$ ./gradlew -Daws.accessKeyId=accesskey -Daws.secretKey=secretkey ...

Gradle Configuration

In addition to the AWS SDK, the plugin will also take credentials as project properties.

$ ./gradlew -PawsAccessKeyId=accesskey -PawsSecretAccessKey=secretkey ...

Docker Tasks

All Docker tasks such as DockerPullImage, DockerPushImage, etc. that are configured with the ECR registry URL will get a temporary ECR token. No further configuration is necessary. It is possible to set the registry URL for individual tasks. For those tasks with a registry that is not ECR, the username and password will not be set with an ECR token.


AWS ECR is a good private registry. Following the AWS pricing model, billing is per use for storage and data. However, the temporary tokens are a challenge that is neatly solved with the gradle-aws-ecr-plugin.

If you’d like to contribute to the plugin, either by filing bugs or enhancements, or a PR, see


About the Author

Patrick Double profile.

Patrick Double

Principal Technologist

I have been coding since 6th grade, circa 1986, professionally (i.e. college graduate) since 1998 when I graduated from the University of Nebraska-Lincoln. Most of my career has been in web applications using JEE. I work the entire stack from user interface to database.   I especially like solving application security and high availability problems.

One thought on “AWS ECR with Gradle

  1. Uri Shohet says:

    Hi Patrick,

    I’m running “./gradlew –no-daemon -Dorg.gradle.debug=true -PawsAccessKeyId=accessKey -PawsSecretAccessKey=secretKey populateECRCredentials” and I’m getting errors:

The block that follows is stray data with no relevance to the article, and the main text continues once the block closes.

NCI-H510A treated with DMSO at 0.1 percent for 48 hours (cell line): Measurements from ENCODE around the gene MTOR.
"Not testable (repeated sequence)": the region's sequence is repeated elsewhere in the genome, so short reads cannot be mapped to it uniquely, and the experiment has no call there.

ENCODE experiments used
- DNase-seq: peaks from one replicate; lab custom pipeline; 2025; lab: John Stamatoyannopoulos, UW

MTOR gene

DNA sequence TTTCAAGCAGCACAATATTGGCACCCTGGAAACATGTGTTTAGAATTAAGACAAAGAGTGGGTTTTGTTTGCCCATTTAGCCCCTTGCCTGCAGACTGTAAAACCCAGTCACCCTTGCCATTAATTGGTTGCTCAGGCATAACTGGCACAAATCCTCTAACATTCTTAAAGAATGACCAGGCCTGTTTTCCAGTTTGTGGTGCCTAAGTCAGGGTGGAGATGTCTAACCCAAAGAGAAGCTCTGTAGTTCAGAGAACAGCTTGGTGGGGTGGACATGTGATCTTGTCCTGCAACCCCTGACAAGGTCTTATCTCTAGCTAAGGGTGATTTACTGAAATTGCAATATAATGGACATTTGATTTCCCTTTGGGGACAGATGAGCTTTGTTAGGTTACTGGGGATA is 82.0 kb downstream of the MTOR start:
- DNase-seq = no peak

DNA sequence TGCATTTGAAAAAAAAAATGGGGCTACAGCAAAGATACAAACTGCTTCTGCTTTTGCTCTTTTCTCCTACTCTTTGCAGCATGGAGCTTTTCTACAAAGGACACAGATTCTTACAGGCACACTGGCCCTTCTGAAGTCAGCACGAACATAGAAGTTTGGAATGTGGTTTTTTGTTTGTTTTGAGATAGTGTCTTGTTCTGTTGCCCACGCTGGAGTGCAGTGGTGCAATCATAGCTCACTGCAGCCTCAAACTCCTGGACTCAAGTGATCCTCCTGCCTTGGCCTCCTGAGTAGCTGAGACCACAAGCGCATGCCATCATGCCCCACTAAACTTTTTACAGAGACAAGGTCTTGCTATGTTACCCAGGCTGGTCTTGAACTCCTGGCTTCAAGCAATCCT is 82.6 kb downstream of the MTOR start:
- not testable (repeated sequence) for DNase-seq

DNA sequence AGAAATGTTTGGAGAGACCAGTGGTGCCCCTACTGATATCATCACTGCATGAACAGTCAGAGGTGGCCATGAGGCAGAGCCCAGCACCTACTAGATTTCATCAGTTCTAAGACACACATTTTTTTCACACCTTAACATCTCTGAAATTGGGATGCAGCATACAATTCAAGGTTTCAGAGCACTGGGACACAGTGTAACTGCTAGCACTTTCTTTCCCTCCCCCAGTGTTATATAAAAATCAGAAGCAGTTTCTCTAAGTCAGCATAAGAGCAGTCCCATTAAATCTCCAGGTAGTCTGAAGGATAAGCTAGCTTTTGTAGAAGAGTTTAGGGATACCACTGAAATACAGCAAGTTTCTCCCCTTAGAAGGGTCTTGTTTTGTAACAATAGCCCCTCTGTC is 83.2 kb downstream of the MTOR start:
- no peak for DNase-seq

:populateECRCredentials FAILED

    FAILURE: Build failed with an exception.

    * What went wrong:
    Some problems were found with the configuration of task ‘:populateECRCredentials’.
    > No value has been specified for property ‘registryUrl’.
    > No value has been specified for property ‘registryId’.

    — build.gradle —
    plugins {
    id “com.bmuschko.docker-remote-api” version “3.0.7”
    id “com.patdouble.awsecr” version “0.3.3”
    docker {
    registryCredentials {
    url = ‘’ // my Anazon ID here of course
    import com.bmuschko.gradle.docker.tasks.image.DockerTagImage
    task tagWorkerImage(type: DockerTagImage) {
    force = true
    tag = ‘latest’
    imageId = ‘myImageName’
    repository = “”
    — build.gradle —

    I tried to debug it in IntelliJ – but it doesn’t stop on breakpoints for some reason.

    Could you please help me with this?


    1. Uri Shohet says:

      Forgot to mention that I’m using Gradle 3.5, but when I tried 4.0 it didn’t help

    2. Please create an issue at and include the above info. Thanks.

    3. Uri Shohet says:

      I got it working.
      I was missing 2 things: